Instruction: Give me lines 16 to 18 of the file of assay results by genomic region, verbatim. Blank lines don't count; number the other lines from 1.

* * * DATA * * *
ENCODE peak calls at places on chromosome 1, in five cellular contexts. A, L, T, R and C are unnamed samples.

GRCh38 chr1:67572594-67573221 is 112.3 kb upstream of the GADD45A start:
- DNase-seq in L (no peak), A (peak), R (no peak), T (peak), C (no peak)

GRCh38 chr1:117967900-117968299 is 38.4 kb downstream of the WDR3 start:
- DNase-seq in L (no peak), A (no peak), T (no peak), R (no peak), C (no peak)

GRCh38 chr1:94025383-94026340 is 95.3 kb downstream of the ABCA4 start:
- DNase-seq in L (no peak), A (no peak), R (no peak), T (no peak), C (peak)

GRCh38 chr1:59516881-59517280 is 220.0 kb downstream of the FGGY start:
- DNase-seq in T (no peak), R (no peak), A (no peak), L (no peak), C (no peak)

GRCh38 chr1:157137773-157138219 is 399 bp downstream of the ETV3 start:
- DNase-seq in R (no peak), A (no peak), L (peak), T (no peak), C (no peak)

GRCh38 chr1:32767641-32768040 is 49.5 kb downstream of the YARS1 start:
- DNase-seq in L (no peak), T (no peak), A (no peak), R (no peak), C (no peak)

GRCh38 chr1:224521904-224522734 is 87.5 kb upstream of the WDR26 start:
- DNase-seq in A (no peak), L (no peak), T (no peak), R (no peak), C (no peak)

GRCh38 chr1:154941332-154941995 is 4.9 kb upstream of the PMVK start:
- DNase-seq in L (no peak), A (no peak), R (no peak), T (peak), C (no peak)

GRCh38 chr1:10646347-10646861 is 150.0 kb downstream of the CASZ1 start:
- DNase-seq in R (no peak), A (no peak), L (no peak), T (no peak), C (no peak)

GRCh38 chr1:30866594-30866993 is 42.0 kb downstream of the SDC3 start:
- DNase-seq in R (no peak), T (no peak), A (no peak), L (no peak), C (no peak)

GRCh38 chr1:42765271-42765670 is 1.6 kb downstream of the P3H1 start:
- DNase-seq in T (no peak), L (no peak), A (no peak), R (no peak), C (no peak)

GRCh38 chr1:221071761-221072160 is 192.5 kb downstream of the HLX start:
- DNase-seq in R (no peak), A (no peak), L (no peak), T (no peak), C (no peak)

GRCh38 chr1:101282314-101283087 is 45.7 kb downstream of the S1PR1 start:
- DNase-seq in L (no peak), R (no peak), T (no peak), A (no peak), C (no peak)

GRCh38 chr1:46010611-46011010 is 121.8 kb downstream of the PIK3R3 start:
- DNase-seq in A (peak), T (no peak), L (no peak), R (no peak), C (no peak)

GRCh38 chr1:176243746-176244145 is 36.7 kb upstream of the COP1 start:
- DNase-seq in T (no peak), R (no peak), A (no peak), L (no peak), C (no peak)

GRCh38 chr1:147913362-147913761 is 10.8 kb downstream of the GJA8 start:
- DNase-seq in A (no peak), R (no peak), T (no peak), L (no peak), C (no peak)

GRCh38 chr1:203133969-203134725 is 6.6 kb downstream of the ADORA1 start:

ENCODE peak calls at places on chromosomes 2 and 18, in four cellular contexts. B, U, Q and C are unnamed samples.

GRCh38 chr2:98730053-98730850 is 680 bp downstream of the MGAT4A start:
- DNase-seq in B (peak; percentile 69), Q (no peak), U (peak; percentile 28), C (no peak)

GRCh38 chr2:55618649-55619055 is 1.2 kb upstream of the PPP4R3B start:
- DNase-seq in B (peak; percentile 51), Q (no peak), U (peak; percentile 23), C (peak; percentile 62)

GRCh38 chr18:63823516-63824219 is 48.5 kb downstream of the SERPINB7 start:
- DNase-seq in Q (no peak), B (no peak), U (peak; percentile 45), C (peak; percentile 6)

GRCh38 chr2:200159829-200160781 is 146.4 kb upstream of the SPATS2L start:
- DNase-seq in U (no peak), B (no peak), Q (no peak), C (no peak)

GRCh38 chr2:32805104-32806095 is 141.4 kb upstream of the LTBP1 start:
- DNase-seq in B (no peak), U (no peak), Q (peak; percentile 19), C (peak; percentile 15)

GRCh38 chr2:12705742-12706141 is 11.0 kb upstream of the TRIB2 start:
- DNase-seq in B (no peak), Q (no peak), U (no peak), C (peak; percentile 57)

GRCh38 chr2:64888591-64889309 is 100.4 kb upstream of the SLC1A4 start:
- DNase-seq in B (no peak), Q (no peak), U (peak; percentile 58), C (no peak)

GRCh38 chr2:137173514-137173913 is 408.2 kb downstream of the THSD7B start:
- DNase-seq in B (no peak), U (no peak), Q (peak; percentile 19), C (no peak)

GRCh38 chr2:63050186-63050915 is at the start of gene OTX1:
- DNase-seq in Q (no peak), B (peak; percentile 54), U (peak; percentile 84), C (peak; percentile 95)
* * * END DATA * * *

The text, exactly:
GRCh38 chr1:154941332-154941995 is 4.9 kb upstream of the PMVK start:
- DNase-seq in L (no peak), A (no peak), R (no peak), T (peak), C (no peak)

GRCh38 chr1:10646347-10646861 is 150.0 kb downstream of the CASZ1 start: